FIG. 5 illustrates the manner in which cans 48 rest within recesses 52 of coolant material 50. Cans 48 lie flat within recesses 52 and are perpendicular to the lengthwise extent of first zipper 18. The dimensions of container 12 are such that cans 48 abut the interior sidewalls 24,26, and the interior of frontside 30 when they are inserted in the container, and zipper 18 is closed. This configuration secures cans 48 in recesses 52. As FIG. 5 discloses, cans 48 never rest directly on coolant material 50, but instead on nylon layer 46, which is oversized and loose enough to conform to the shape of recesses 52 of coolant material 50 when cans 48 are placed inside of first compartment 22. The width of coolant material 50, and therefore the axial length of recesses 52, is substantially the same as the width of the container 12, and substantially the same as the axial length of each of the cans 48. When cans 48 are secured in recesses 52 over pliable layer 46, the coolant material 50 comes into contact with the entire length of each can 48, and over a substantially large portion of the circumferential extent of each can 48 due to the arced configuration of recesses 52, which arc is substantially the same as the circular dimension of each can.
To use container 12, a refrigerated coolant material 50 of the type above described is placed into second compartment 40 by opening second zipper 20 and inserting the coolant material through the aperture created by flipping over top 34. Second zipper 20 is preferably kept closed subsequent to insertion of coolant material 50 into second compartment 40 to maintain the desired low temperature in the interior of container 12. Cans 48 are then placed into first compartment 22 by opening first zipper 18. As FIG. 5 illustrates, cans 48 are lodged in first compartment 22 with the length of cans 48 being parallel to the recesses 52 of coolant material 50, and on top of nylon layer 46. The cans 48 are cooled by coolant material 50, since nylon layer 46 has no significant insulating value. First zipper 18 is closed after the insertion or removal of each can 48 from first compartment 22.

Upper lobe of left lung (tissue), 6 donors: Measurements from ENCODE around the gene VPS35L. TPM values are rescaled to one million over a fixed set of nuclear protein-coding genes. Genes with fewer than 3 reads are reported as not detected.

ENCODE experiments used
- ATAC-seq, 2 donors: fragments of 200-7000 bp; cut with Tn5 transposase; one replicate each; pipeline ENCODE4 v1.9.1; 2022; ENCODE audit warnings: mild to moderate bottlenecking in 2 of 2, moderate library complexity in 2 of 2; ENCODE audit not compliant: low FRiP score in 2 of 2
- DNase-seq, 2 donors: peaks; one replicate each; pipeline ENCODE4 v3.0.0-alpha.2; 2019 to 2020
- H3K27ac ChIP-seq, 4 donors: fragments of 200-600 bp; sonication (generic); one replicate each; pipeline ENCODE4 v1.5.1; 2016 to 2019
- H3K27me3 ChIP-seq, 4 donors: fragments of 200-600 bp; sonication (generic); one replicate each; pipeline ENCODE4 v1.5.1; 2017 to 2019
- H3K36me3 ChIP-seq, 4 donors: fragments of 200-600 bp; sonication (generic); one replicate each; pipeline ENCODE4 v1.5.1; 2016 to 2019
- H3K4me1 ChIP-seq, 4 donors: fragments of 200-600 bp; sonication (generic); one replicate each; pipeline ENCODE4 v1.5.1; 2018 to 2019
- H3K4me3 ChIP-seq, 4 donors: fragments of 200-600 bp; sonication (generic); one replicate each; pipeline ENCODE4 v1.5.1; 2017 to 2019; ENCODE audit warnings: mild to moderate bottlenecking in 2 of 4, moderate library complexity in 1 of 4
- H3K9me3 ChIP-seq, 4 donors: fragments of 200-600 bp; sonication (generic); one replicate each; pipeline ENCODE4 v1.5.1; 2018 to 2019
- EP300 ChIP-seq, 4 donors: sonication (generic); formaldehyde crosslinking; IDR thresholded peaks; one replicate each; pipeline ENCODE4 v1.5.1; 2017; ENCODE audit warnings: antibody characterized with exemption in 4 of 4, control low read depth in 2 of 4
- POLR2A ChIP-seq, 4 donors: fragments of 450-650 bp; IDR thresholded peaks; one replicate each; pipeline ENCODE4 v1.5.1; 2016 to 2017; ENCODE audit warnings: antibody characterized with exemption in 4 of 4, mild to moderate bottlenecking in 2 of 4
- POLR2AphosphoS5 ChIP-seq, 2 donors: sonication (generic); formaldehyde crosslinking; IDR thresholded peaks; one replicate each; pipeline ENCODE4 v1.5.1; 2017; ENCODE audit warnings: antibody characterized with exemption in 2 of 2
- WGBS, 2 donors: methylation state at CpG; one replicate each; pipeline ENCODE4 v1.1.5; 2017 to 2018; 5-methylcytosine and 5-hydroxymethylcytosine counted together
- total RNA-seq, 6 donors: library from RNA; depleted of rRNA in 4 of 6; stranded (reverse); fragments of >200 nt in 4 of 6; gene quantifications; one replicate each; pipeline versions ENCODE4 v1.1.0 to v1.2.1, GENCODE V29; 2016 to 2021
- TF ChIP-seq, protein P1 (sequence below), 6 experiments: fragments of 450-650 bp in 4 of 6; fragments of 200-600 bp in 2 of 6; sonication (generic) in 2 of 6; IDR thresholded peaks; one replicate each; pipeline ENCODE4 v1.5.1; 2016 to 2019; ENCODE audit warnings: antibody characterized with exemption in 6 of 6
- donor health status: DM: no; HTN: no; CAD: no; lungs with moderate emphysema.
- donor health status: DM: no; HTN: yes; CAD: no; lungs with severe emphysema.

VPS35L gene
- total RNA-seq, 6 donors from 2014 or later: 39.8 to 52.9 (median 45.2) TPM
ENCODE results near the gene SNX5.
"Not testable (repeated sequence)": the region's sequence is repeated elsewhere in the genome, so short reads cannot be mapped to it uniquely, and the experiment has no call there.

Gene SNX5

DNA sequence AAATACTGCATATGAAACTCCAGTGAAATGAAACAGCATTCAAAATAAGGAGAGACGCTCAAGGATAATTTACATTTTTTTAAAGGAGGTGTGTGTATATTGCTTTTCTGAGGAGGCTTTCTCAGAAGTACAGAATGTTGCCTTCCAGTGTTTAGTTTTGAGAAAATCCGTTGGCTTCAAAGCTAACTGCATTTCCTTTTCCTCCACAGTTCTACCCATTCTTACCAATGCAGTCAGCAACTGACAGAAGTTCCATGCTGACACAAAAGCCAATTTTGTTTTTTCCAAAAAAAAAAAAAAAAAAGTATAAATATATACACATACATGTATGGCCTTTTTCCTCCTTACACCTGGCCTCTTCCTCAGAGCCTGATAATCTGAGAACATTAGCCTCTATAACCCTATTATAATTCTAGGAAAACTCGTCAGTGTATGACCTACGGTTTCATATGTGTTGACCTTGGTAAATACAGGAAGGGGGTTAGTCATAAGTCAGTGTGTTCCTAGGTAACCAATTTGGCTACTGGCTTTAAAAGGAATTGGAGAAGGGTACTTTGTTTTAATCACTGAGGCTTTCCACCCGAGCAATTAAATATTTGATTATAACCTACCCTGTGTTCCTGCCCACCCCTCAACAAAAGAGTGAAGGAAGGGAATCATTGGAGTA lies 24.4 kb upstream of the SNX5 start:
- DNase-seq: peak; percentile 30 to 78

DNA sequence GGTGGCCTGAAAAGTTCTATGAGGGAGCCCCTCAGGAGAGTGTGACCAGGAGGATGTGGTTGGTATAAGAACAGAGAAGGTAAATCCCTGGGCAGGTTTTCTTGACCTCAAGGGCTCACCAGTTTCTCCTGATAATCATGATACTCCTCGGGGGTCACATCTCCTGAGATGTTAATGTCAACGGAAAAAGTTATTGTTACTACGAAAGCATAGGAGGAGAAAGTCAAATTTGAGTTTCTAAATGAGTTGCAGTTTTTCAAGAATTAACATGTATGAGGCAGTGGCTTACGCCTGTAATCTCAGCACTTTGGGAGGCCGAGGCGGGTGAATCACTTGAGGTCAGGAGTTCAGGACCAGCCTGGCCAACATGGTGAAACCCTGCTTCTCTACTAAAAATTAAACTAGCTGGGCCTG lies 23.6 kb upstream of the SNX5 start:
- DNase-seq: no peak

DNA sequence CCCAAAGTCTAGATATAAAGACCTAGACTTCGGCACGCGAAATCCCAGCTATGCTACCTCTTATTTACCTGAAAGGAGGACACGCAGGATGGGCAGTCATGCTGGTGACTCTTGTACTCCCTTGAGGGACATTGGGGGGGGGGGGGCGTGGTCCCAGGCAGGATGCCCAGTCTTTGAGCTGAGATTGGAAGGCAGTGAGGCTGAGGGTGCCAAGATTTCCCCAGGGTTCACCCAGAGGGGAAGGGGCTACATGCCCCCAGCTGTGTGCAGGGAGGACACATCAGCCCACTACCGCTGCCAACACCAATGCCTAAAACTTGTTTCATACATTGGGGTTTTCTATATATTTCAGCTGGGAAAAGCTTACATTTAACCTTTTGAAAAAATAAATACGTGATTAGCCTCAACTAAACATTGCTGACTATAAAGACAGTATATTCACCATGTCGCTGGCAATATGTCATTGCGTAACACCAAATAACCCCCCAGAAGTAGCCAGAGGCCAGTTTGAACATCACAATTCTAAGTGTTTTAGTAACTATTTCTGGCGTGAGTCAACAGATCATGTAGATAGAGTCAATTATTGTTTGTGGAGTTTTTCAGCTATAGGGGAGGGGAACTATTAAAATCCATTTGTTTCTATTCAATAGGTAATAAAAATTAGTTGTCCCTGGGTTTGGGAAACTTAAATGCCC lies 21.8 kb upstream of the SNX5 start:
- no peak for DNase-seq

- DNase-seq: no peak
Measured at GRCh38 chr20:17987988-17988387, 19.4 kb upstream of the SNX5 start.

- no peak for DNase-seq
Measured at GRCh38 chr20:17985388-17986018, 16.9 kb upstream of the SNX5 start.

After cans 48 and coolant material 50 have been inserted into first compartment 22 and second compartment 40, respectively, container 12 may be transported in an upright position by handle 16, as illustrated in FIG. 6, with the coolant material 50 keeping the beverage in cans 48 cool. The insulating material on the interior walls of the container 12 maintains a cool environment inside the container. FIG. 6 also shows that container 12 is configured to be inserted into a shoe compartment 59 of a golf bag 60. Generally, shoe compartment 59 of golf bag 60 includes an opening 62 into which container 12 may be inserted. Shoe compartment 59 is opened and closed by a zipper 64, or other suitable closure device. Cans 48 may be removed by initially opening zipper 64 of shoe compartment 59, and then opening first zipper 18 of container 12.